Wednesday, February 27, 2013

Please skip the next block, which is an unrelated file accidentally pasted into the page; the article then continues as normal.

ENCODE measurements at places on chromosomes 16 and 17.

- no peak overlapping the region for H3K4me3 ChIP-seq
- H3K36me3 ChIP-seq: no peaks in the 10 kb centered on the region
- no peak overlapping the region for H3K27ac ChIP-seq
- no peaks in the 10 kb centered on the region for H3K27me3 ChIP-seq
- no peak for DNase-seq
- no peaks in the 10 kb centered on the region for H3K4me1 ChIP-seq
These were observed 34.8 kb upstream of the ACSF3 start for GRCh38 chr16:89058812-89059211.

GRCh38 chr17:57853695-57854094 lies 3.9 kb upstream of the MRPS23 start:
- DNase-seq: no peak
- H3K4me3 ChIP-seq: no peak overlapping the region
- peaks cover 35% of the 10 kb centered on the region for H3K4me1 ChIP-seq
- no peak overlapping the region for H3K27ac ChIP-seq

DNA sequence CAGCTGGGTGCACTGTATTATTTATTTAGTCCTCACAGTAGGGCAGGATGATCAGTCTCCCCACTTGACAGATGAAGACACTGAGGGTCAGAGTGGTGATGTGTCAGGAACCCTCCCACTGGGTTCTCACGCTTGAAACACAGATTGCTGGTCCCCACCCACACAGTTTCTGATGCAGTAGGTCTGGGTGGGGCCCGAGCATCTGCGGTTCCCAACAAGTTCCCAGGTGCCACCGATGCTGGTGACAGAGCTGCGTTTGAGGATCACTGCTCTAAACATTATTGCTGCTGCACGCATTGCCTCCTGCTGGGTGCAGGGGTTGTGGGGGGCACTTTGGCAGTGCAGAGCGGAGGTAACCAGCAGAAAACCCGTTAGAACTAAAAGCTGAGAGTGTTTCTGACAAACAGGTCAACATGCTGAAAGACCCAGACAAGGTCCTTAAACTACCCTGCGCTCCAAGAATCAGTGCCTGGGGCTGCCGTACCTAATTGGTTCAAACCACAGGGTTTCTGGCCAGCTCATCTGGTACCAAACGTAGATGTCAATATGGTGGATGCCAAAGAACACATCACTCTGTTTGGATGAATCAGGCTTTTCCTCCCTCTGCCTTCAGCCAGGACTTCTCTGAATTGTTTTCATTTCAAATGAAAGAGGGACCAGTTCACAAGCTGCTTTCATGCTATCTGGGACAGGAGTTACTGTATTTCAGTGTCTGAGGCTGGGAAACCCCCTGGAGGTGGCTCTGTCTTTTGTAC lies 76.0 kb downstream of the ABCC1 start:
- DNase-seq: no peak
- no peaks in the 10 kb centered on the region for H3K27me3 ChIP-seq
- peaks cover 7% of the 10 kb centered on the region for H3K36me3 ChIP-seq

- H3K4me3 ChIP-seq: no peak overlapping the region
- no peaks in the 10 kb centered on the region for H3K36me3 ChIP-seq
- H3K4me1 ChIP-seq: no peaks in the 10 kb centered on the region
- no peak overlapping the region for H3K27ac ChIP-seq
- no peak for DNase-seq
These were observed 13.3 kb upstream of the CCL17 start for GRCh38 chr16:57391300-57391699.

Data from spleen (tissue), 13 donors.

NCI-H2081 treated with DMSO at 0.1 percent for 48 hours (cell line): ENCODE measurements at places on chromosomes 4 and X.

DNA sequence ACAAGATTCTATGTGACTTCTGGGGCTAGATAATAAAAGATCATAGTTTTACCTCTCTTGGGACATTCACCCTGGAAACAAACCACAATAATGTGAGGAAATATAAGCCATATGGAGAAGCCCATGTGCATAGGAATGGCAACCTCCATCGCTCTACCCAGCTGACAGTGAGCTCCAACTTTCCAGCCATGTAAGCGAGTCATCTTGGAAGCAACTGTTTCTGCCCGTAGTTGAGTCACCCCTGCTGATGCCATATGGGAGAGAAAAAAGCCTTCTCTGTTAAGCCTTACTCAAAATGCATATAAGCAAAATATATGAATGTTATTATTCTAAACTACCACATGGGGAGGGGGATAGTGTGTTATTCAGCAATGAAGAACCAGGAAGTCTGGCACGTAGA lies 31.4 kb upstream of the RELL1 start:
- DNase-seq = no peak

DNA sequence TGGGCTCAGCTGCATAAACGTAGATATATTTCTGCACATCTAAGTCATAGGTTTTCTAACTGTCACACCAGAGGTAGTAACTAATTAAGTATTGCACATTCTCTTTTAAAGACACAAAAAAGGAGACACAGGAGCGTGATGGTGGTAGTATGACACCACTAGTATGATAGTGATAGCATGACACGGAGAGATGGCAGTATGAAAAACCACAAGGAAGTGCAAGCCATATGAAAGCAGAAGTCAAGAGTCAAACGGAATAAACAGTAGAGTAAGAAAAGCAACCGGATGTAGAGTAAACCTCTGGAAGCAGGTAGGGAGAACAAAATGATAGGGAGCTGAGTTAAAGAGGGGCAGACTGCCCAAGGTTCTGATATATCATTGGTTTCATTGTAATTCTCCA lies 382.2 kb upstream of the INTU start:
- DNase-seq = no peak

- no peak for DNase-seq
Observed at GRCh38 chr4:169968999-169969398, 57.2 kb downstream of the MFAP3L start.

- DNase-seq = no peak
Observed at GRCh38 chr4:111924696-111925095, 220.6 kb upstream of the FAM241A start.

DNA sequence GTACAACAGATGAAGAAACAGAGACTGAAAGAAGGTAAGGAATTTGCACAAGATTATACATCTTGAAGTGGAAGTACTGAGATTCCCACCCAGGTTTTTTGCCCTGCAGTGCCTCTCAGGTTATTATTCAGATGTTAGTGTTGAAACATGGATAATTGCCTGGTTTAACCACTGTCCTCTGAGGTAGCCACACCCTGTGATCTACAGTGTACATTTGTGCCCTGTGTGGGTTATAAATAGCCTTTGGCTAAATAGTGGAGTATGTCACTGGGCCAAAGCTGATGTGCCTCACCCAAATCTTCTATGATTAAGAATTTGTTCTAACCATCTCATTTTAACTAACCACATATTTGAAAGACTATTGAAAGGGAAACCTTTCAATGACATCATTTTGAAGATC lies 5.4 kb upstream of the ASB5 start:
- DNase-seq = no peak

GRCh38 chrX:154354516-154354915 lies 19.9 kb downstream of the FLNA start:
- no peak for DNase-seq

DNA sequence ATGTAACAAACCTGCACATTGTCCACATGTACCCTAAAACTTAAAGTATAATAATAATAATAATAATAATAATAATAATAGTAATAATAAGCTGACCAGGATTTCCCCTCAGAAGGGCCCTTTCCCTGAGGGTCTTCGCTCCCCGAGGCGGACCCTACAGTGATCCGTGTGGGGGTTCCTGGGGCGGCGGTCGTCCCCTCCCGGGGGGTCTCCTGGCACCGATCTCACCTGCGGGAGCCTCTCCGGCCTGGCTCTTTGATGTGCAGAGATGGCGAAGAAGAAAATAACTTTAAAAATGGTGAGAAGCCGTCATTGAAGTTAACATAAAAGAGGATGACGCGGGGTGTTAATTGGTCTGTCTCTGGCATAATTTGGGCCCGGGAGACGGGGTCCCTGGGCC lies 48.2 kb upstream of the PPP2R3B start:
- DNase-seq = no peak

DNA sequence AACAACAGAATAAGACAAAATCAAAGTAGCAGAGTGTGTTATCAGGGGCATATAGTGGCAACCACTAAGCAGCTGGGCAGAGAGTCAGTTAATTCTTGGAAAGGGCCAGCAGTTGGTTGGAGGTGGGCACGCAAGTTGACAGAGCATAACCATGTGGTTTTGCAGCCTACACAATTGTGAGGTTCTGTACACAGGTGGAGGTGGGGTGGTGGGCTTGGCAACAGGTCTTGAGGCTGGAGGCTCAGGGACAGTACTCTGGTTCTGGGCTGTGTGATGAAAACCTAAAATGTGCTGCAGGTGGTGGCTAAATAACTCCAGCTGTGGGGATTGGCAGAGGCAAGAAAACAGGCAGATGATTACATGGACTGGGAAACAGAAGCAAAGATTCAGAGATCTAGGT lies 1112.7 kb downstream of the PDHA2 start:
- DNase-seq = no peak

Paul is, in essence, a non-interventionist who's been trying to rebrand himself as a realist to better influence a party that's been dominated by hawkish voices since the early 2000s. And his strategy, crucially, has been neither the "go along to get along" approach that McCarthy criticizes nor some kind of frontal, guns-blazing assault on the "Fox-fed" ideas of "Tea Party neocons." Instead, Paul has done what successful politicians tend to do: He's picked his battles, done outreach to his critics, and consistently framed his arguments in language that conservative voters and activists understand. This has enabled him to break with the party's hawkish tilt on a number of substantive questions, from the Libya and Syria debates to issues of executive power to the question of whether containment should be an option for dealing with Iran, without coming in for anything like the attacks that greeted Hagel's nomination. He's put his foot in his mouth here and there and taken fire from both his friends and foes along the way, and future world events (particularly events related to Iran) may upset his tightrope walk. But at the moment he seems like living, breathing proof that there's room for actual foreign policy debate within the Republican coalition, and that not every non-hawk need be dismissed as a RINO and read out of the party.